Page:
President Furukawa declined to disclose which plants might be closed, and the company’s PR department won't speculate. But Furukawa made it clear further cuts will affect OFS. "The axe is going to fall heaviest on Norcross," he said. (OFS is headquartered in Norcross, Ga.)

Furukawa Electric also plans to join the rush to attack the metro and access markets, expanding sales of its AllWave cabling products, the president said, while ramping high-performance optical fiber based on its TrueWave and UltraWave lines.

Above all, Furukawa is banking on some sort of recovery in 2003. “If metro comes along, long haul will follow,” said the CEO.

Some analysts question Furukawa's strategy, saying the company focuses too much on high-quality premium products that may not make it in the metro market. They're also concerned that the company may need to do even more than it's already outlined to cut costs, particularly if plant utilization falls below 50 percent, as some suspect it of doing now.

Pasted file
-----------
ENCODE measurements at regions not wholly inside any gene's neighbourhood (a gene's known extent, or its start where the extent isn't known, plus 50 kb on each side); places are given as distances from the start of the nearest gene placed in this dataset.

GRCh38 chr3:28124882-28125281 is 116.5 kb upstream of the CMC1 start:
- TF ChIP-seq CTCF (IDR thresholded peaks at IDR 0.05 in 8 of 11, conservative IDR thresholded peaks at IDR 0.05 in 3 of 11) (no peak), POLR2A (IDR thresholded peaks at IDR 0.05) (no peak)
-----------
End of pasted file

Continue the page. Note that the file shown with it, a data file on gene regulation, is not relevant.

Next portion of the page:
“Just cutting some workers is not going to be enough,” says Atsushi Yamaguchi, senior analyst at the J.P. Morgan Securities Asia branch of J.P. Morgan Chase Bank & Co.

"Optical is a capital intensive industry, and a large part of Furukawa's cash is affected by equipment costs," Yamaguchi maintains. "They need to write off or stop some plants. They're not like JDS Uniphase Corp. [Nasdaq: JDSU; Toronto: JDU]. If you produce passives, you just lay people off to save money. But in Furukawa’s business, fiber, you have to shut down capacity." In spite of everything, though, President Furukawa made it clear today that he does not rue the purchase of OFS:

“As I said before, we had to buy because otherwise we would not have the possibility to expand our fiber business. With the deal, we got key licenses and intellectual property. Now we have a free hand."

Indeed, the logic behind Furukawa's OFS buy seemed compelling at the time. First, Furukawa got strong R&D and a swath of 900 U.S. and 2,000 worldwide patents, plus 50 cream-of-the-crop ex-Bell Labs researchers. What's more, buying OFS would give Furukawa Electric 26 percent of the fiber optic supplier market and the muscle to compete with heavyweight Corning Inc. (NYSE: GLW)